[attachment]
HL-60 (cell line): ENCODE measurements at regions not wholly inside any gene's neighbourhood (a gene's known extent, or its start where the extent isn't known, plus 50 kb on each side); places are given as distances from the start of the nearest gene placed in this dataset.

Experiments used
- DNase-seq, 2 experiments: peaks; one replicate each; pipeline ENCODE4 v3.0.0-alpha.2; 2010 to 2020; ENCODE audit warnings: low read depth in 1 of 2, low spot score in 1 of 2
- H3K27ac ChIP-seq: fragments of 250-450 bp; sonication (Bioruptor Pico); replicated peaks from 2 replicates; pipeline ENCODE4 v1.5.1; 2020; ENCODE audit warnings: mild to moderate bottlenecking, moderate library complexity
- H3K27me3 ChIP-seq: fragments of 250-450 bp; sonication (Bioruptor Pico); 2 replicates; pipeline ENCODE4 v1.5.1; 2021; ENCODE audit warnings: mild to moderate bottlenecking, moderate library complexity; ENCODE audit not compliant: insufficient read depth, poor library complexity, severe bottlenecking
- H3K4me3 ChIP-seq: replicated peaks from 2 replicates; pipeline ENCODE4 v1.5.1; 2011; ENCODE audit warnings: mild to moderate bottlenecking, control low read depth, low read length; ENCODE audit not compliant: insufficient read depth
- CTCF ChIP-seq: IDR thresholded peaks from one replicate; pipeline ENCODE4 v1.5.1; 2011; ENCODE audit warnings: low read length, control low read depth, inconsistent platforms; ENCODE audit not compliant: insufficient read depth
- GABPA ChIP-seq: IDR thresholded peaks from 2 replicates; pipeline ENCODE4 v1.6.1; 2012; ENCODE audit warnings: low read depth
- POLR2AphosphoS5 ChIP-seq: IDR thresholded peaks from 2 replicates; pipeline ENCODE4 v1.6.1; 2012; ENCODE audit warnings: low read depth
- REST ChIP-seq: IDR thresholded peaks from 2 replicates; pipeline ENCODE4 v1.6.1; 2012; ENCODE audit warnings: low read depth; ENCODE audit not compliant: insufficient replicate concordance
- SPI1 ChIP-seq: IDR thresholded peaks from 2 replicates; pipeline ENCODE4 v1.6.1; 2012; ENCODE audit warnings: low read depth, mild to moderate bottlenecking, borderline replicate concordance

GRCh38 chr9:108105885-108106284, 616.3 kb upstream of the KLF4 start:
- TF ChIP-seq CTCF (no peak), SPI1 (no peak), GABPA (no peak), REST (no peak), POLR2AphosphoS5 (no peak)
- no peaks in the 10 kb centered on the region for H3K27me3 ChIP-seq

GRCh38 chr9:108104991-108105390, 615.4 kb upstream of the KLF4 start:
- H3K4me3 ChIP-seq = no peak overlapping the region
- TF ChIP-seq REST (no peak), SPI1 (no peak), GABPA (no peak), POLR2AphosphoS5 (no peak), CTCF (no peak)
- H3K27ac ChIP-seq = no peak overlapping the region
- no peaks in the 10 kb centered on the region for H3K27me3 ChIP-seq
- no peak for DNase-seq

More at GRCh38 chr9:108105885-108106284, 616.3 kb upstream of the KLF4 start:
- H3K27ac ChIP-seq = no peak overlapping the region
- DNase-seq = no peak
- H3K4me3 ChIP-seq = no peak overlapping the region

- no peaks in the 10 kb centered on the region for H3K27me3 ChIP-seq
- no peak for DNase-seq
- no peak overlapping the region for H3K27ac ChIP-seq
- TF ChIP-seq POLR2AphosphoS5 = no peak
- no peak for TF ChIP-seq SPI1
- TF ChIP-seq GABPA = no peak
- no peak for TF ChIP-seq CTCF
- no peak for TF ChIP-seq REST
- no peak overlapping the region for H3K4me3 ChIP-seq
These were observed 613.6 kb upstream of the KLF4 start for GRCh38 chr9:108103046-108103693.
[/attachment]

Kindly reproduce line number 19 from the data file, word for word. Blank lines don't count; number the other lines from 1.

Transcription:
- no peaks in the 10 kb centered on the region for H3K27me3 ChIP-seq